Making Manga out of the Bible

By Deirdre J. Good
November 15, 2007

As a New Testament scholar with diverse cultural interests, I try to follow the marketing of the Bible - and here's an interesting example. Published by Tyndale in the UK in 2006, and in the US in September 2007, Manga Messiah heralds the Manga Bible, which is published this month (November 2007).

According to Anime News network, The Manga Bible is set to include the entire New Living Translation of the text with three 32-page manga tip-in sections that summarize the narrative. Zondervan is getting on board with its own contribution.

Tyndale's project with Japanese artists is different than The Manga Bible by British born Nigerian artist Siku, published by Hodder and Stoughton in the UK, and endorsed by the US ABC Network in August 2007.

Its worth offering a few comments on the Tyndale venture, Manga Messiah. It's a synthesis of all four gospels which makes reading a bit jarring (unless you are used to Tatian's Diatessaron, a second-century synthesis of all the gospels combining them all into a single narrative).

At the same time, Manga Messiah has its own agenda. This has something to do with families. There's never a tension between Jesus and his family of origin. For example, Jesus' address to his mother in John 2.4, "Woman!" at the wedding in Cana becomes, "Dear Woman, What is that to you and and me?"

Instead of this being the only thing Jesus says to his mother as it is in John 2, and thus strange, Jesus and his mother say to each other on p.71 of Manga Messiah before the wine runs out, "Um...Yeshuah..our hosts have a bit of a problem here..." "What happened, Mother? Everything appears to be going well for them..." This exchange is not in the biblical text.

Similarly, texts in which Jesus seems to displace his family of origin ("Who are my mother and sister and brothers") with "Whoever does the will of my father in heaven is my brother, sister, and mother" in Mark 3:35, for example, are the subject of an inserted comment (Manga Bible, p.149): "Yeshuah's words did not express hostility toward his family...but his new teaching defined a new family created by mutual faith...the family of God."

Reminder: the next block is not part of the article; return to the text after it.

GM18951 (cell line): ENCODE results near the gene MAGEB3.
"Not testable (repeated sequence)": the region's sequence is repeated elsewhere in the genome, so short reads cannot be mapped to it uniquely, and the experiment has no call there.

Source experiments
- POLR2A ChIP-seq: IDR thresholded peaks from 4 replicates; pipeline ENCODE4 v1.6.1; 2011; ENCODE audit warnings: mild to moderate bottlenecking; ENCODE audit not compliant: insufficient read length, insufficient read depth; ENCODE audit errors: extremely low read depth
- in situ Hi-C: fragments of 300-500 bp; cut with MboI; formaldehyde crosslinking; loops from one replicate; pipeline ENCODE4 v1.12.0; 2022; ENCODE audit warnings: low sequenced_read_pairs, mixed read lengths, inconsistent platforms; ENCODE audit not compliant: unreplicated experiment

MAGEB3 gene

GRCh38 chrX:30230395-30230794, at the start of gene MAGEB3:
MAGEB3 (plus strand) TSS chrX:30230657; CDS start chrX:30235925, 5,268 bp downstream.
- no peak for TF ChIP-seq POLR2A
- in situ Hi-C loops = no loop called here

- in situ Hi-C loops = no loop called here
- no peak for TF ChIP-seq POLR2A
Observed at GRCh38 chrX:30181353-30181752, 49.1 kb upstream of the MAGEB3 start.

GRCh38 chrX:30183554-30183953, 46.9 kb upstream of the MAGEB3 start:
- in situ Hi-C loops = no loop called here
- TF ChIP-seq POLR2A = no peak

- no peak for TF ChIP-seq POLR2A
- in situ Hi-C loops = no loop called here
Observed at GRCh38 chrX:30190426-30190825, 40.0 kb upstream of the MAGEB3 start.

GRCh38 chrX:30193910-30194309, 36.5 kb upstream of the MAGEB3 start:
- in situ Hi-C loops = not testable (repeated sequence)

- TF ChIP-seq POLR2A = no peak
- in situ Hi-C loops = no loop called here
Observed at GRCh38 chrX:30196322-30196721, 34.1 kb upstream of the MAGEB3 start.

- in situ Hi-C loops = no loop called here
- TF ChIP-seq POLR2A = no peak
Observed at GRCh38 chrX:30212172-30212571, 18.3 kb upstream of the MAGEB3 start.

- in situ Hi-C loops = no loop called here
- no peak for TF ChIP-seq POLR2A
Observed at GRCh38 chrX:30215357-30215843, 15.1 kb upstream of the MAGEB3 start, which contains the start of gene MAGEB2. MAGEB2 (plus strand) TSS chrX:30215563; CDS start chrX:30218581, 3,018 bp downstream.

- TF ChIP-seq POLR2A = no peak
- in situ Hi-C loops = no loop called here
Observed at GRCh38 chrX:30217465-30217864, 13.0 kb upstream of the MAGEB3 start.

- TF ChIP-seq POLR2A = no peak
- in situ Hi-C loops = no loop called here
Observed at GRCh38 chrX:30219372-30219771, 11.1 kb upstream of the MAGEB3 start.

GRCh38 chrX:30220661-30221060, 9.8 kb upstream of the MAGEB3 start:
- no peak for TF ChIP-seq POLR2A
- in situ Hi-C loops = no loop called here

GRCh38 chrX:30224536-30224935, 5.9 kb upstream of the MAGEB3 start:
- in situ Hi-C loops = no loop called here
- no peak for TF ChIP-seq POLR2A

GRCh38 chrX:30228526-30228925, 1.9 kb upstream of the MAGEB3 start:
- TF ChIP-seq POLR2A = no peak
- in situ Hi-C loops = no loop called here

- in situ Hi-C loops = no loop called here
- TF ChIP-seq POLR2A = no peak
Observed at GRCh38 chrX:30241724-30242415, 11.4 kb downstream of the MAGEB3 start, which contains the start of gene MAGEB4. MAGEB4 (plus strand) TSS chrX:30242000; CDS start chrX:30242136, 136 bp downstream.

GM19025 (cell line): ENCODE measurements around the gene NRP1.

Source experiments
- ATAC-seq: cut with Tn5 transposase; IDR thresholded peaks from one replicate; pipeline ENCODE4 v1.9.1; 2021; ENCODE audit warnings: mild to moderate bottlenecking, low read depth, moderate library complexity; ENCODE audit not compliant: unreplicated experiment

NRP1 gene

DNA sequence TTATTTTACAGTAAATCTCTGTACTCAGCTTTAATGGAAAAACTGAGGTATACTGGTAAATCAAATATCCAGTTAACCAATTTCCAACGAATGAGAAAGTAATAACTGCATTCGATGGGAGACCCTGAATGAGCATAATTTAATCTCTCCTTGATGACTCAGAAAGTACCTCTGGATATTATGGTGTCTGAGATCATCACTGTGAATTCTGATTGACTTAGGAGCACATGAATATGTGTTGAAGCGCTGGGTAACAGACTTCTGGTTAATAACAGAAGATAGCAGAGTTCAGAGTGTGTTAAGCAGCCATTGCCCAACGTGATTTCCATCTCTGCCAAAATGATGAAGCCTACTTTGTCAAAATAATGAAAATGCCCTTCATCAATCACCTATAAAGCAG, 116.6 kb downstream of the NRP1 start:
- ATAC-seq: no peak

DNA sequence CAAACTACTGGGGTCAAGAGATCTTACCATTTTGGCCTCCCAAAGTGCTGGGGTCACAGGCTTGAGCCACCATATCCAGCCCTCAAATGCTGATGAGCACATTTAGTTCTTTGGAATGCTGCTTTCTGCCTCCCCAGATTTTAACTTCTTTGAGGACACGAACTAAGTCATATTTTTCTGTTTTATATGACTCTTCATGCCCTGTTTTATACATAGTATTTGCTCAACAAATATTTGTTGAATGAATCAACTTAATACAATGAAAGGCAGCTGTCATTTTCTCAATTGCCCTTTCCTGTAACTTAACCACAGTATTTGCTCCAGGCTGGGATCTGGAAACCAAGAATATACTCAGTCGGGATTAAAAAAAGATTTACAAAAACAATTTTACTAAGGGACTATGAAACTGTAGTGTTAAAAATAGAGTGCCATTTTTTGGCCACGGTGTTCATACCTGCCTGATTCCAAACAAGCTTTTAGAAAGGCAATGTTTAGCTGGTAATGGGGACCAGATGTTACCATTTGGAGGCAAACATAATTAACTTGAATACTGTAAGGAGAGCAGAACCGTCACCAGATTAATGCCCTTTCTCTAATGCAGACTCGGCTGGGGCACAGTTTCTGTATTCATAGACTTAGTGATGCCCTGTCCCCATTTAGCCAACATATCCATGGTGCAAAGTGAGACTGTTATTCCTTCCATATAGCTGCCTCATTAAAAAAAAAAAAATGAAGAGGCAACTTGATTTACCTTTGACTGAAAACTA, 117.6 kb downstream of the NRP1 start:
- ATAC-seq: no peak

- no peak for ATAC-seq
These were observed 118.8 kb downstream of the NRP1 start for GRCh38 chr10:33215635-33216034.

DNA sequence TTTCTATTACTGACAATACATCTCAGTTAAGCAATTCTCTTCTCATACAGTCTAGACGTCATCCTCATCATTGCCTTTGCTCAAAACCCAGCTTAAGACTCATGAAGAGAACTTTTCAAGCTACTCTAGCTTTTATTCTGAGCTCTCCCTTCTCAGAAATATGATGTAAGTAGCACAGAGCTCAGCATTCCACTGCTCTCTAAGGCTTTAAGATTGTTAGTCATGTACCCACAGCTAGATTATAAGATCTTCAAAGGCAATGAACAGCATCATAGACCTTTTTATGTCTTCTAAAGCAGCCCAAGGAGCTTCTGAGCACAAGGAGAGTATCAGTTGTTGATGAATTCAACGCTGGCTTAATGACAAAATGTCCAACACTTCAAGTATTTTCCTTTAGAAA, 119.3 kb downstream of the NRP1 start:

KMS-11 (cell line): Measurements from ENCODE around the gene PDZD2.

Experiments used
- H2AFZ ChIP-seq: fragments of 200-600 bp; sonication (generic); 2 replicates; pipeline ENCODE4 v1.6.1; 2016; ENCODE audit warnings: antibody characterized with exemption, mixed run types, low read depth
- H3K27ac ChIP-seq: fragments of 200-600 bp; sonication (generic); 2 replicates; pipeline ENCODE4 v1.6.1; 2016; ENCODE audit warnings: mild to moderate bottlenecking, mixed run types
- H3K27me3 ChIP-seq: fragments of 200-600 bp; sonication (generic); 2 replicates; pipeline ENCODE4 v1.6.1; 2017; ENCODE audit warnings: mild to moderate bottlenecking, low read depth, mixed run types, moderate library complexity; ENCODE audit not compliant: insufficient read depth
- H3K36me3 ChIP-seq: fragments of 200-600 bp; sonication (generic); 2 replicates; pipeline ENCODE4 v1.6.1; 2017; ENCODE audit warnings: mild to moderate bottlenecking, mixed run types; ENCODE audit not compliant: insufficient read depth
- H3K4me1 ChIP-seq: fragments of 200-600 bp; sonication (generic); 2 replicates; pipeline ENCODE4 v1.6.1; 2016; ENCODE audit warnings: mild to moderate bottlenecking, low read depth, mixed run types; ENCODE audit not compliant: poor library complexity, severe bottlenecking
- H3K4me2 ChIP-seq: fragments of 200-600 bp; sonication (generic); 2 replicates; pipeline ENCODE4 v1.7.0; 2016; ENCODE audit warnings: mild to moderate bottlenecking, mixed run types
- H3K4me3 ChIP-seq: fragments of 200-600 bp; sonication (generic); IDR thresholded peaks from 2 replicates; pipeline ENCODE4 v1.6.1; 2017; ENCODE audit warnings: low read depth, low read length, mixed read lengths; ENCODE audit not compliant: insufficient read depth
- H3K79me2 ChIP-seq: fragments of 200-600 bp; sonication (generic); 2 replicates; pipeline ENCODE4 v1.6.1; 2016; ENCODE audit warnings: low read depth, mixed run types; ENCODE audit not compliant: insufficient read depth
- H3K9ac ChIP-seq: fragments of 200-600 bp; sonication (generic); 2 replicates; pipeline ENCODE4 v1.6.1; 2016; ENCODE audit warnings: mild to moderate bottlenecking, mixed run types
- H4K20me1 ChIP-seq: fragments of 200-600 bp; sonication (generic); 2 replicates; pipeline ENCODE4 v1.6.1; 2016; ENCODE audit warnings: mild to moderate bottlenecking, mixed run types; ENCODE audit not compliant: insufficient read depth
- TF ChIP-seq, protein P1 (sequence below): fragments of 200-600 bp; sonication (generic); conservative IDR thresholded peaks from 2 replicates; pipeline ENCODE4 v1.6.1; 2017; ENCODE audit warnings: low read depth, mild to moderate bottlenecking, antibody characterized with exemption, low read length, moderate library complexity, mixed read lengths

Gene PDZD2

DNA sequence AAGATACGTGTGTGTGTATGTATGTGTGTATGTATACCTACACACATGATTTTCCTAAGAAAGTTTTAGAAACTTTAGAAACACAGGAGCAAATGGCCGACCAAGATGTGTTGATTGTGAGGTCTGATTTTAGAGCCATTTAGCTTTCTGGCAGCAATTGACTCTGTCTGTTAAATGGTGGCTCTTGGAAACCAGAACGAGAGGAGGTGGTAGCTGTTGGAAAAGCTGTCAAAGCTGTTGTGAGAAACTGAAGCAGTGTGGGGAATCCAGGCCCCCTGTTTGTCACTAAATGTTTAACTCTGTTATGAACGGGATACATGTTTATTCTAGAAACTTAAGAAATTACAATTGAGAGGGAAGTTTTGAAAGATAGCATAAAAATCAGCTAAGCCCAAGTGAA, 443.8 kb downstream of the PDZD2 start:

Its obvious that there is a tension between Jesus and his family of origin. Why does Manga Messiah gloss over it? Is this an example of Japanese family values intruding into the text?

Most depictions of Pharisees or other opponents are caricatures of unappealing people which become sterotypes by the time one has finished reading the book. Pharisees are lurking in wheatfields looking out to catch hungry disciples eating wheat on the sabbath. This isn't good and it isn't plausible.

Similarly, Judas goes out to betray Jesus before the Last Supper. Which means he doesn't have the Last Supper with Jesus and the other disciples. Why should he be excluded from this important meal? This isn't the sequence of any of the gospels. Also, for some reason Judas wears a single earring. Does this stereotyping have to do with the genre "manga?" Likewise, the genre can't convey the long discourses of Jesus in John's gospel. In the Manga Bible, Jesus speaks in sound bites.

Parables are "picture stories" rather than something else like "riddles" or enigmatic sayings. Aspects of the parable of the sower receive a single explanation: "The seeds must be God's word! And the good soil must be someone who believes the word of God" (p.151). No other fate of seeds is explained nor is any attention given to different soils. Isn't this simplistic even for teenagers?

It would be a good thing if this kind of book was not an end in itself.


Manga Messiah, Manga Bible, TNIV Manga Bible extreme and related products are available via Ekklesia's shop link with Eden Books.


© The author. Deirdre Good is Professor of New Testament at General Theological Seminary, New York City, NY. Her latest book is Jesus' Family Values. She writes a regular weblog. Her previous book was Mariam, the Magdelen and the Mother.

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